Episode 307 – Invisible Work with John Howkins

John Howkins‘Expressing an idea and getting it out there is a very skilful process… the principle is to get the other people as interested in the idea you are.’

Creative work is to a large extent invisible – which makes it tricky for managers to manage. It also means that we’re left with the challenge of making our invisible ideas visible if we’re going to do anything with them. 

In this fascinating conversation I talk to creativity expert John Howkins about that process, the naming, defining and describing of a new idea, together with his best advice for writers (and his confessions about his own writing process…). 

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John’s site: http://johnhowkins.com/

John on Twitter: https://twitter.com/johnhowkins

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Alison Jones: I’m here today with John Howkins, who is a global strategist and an author on creativity, innovation, and work.

His books include The Creative Economy, Creative Ecologies, and Invisible Work. And he’s the founder and chair of InWork, a director of First Person Films and Television Investments and former chairman of BOP, Tornado Productions, and CREATEC and he’s chair at the London Film School.

He’s had a distinguished career in the creative industries and he’s a visiting professor at universities in Britain, China, and Brazil, and a former Executive-in-Residence at the Drucker School of Management, Los Angeles.

So welcome to the show, John. It’s very good to have you here. You’ve travelled a bit, haven’t you?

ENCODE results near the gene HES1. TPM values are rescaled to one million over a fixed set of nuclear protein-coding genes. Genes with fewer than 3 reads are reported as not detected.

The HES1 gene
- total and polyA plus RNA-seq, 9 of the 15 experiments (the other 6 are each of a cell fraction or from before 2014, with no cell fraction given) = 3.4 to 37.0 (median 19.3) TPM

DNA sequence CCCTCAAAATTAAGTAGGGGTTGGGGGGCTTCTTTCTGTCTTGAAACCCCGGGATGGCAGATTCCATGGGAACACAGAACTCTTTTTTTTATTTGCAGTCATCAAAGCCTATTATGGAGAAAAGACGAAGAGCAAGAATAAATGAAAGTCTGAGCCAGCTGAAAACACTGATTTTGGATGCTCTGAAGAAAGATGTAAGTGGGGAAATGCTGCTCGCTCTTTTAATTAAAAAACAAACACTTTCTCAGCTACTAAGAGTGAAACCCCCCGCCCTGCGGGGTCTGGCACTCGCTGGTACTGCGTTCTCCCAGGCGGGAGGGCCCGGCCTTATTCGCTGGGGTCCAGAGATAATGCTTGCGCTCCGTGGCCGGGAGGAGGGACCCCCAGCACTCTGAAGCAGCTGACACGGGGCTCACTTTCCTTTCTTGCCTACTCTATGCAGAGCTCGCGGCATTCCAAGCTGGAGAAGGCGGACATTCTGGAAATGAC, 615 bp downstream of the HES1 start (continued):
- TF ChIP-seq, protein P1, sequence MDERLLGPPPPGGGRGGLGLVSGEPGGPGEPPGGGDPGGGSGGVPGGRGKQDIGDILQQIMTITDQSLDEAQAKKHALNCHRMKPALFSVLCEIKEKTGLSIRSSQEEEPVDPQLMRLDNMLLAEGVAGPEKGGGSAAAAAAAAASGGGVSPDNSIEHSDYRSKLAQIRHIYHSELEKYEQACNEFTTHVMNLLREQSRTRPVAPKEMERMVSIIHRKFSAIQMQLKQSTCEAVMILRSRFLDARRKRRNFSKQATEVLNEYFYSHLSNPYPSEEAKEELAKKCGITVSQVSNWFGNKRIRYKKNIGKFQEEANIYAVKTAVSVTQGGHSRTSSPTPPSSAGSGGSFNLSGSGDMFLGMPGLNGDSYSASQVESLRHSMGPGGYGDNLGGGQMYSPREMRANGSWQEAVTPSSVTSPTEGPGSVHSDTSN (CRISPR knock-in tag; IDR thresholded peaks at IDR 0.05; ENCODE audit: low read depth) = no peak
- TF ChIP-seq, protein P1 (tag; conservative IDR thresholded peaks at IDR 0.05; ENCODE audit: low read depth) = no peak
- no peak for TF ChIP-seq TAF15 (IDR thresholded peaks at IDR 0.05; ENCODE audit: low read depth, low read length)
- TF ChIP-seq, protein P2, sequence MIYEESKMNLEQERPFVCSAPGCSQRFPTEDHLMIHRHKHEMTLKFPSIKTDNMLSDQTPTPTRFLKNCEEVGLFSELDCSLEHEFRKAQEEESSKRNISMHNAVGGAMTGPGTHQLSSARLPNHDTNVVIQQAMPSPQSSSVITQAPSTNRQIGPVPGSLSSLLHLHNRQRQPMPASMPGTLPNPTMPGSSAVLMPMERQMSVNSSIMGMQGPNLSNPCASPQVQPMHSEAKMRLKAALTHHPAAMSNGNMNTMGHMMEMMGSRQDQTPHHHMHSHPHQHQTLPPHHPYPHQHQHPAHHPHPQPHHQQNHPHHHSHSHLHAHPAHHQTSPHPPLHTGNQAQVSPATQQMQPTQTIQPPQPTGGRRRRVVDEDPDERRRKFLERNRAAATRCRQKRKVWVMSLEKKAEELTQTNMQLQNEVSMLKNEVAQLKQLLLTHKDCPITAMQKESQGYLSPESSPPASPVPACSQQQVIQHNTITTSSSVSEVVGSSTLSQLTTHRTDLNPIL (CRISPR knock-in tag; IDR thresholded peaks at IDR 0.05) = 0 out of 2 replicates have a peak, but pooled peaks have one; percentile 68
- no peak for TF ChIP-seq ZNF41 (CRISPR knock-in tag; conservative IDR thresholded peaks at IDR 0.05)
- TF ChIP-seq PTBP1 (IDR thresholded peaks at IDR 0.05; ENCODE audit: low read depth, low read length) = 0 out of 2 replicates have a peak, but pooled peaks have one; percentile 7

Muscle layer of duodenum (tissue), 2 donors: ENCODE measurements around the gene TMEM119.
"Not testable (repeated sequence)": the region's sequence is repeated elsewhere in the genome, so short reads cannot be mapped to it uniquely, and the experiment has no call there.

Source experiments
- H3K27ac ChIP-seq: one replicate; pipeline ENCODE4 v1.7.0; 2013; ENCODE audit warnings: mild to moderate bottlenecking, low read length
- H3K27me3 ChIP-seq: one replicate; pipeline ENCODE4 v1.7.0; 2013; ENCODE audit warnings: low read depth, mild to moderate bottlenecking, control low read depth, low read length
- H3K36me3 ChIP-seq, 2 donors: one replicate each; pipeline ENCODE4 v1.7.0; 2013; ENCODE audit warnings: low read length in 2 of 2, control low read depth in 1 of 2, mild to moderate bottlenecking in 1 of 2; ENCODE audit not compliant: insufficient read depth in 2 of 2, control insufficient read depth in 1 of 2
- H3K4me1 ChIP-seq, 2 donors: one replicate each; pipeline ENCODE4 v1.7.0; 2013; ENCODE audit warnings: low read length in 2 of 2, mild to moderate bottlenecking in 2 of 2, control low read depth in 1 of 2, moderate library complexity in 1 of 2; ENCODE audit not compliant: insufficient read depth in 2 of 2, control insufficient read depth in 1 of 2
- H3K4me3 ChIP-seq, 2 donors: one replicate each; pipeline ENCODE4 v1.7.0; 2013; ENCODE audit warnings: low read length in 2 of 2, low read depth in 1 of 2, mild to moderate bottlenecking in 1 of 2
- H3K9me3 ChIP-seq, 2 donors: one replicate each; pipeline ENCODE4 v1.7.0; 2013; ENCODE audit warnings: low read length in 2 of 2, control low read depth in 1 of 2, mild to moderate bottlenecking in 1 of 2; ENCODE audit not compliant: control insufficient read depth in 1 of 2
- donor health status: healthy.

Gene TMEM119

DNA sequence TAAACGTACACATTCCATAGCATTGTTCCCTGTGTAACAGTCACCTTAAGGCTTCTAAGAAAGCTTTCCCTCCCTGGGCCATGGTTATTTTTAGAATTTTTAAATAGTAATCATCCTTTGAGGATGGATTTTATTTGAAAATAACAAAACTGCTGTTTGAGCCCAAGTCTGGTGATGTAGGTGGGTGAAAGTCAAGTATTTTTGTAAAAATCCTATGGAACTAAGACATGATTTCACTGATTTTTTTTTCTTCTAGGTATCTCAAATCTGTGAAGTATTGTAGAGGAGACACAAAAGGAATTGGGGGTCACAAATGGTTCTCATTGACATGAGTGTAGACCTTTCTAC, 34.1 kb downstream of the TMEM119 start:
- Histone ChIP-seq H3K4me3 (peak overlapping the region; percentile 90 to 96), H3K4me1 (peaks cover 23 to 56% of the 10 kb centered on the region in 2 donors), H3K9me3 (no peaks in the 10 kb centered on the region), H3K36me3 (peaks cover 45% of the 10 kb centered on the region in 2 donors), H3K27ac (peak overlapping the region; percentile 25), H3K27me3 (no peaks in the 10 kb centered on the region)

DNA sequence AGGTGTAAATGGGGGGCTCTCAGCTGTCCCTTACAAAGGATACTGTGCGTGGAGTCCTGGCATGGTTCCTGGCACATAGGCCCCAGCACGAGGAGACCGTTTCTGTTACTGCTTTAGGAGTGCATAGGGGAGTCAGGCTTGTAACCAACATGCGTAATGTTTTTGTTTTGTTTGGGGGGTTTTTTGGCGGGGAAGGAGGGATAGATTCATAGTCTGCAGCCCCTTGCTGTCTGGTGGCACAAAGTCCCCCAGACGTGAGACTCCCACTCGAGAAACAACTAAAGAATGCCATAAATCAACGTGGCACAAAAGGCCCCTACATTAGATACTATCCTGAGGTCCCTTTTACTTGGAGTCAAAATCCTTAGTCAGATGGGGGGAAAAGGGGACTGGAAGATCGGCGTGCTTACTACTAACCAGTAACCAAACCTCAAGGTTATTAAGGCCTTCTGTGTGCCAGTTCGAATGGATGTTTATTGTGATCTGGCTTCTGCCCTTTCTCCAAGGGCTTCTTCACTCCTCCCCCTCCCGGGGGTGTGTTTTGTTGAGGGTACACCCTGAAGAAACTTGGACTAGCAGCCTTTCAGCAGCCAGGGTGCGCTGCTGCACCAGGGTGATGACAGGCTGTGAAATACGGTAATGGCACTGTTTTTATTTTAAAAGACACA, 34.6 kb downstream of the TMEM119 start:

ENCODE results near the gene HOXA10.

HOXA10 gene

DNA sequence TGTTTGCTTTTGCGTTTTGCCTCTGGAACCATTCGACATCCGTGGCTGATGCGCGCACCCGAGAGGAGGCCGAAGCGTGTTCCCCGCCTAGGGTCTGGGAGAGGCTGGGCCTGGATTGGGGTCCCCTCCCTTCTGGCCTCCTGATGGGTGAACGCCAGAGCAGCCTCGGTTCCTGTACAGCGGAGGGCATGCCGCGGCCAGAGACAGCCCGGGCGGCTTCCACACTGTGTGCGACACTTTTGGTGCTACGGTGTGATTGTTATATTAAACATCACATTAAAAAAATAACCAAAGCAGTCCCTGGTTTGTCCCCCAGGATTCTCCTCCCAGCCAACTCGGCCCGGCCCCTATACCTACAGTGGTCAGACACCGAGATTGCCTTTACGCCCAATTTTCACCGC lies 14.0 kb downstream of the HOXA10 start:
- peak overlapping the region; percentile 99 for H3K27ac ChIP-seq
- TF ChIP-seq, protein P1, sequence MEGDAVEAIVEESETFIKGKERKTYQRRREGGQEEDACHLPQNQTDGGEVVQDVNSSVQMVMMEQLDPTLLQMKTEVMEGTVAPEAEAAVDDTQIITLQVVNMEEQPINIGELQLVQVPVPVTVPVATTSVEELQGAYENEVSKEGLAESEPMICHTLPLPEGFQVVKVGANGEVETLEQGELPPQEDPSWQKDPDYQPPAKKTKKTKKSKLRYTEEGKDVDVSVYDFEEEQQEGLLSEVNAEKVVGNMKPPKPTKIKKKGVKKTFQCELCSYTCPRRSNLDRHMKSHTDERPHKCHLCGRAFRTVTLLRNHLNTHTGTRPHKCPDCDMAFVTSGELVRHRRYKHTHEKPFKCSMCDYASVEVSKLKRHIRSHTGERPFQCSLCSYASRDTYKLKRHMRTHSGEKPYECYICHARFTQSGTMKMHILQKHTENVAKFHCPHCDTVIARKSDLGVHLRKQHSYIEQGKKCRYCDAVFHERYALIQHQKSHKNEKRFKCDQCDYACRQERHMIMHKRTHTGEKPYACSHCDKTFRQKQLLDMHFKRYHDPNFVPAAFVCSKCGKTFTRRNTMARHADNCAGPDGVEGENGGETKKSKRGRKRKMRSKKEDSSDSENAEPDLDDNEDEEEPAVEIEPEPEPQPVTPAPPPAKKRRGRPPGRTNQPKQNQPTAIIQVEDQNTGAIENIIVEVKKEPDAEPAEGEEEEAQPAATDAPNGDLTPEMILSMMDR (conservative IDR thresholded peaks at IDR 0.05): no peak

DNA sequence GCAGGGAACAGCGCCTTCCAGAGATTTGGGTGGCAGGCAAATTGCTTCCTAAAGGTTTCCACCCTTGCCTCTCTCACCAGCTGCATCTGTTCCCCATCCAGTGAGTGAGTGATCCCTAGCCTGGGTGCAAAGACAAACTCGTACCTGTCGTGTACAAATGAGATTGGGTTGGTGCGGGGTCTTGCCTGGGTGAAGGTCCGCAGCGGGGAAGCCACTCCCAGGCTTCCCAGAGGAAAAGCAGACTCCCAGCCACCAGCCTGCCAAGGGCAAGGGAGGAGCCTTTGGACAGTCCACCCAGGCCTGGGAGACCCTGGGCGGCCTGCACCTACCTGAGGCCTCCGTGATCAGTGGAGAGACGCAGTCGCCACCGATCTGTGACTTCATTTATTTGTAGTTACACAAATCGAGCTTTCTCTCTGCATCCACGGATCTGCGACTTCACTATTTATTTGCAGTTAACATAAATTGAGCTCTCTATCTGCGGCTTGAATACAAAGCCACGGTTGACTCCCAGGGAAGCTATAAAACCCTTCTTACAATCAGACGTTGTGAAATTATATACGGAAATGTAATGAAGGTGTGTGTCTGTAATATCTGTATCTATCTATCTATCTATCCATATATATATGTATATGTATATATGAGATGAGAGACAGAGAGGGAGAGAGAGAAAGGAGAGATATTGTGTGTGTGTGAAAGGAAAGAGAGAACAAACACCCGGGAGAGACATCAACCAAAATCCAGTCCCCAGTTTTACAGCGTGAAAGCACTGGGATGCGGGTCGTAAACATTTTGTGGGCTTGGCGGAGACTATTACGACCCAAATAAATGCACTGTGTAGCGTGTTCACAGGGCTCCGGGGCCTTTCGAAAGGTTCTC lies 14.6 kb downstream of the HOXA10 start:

John Howkins: Well I did travel until two years ago when I was banned from travelling. And so my work, my business work, my company virtually closed down. Not through me wanting to stop travelling but through the fact that I was not allowed to travel, either I couldn’t leave this country, or the countries I wanted to go to don’t want me in at all.

Alison Jones: Yes, no offence. Let’s start with that actually, because the whole point of Invisible Work, the qualitatively different nature of work to what it used to be even 20 years ago, how did the pandemic shift or advance your thinking on that?

John Howkins: I think what happened, without anybody planning it or thinking about it beforehand, was we went through, everybody went through, an extraordinary period of self-examination of what they were doing, what they were up to and what was the role of work in their lives. And if they were in a family what was the role of work, of their particular work, in the family’s life and how they related to their job, to their colleagues, the company.

Everybody responded differently, but I think they all went through this process of why am I doing what I’m doing? Why am I doing what I’m doing and why am I doing it in this particular way?

Alison Jones: And for managers of course, managers who’ve always managed by walking around and looking at people, that was quite a challenge as well wasn’t it, being forced almost to manage somebody when you can’t see what they’re doing day by day.

John Howkins: Which is really hard because traditionally we’ve always valued looking somebody in the eye, responding to their signals, body signals whatever, the way that they look back at us and so on and so forth.

And I was very struck early on by a remark by a Chief Executive of a big corporation who said on the first week of lockdown, this was a UK person speaking, I basically, I didn’t realise it at the time, but I threw away all my business plans, my strategies and I just thought about the people.

I realised I relied upon these people. They relied upon me and I didn’t know them. I knew them as faces and around the table, but I didn’t know really who they were. I didn’t know what they were, what they really liked doing and what they were really good at. And I didn’t know anything about their home situation. So he said, he was saying this some time after this sort of epiphany if you like, and he said I’ve learned more about my people than ever before.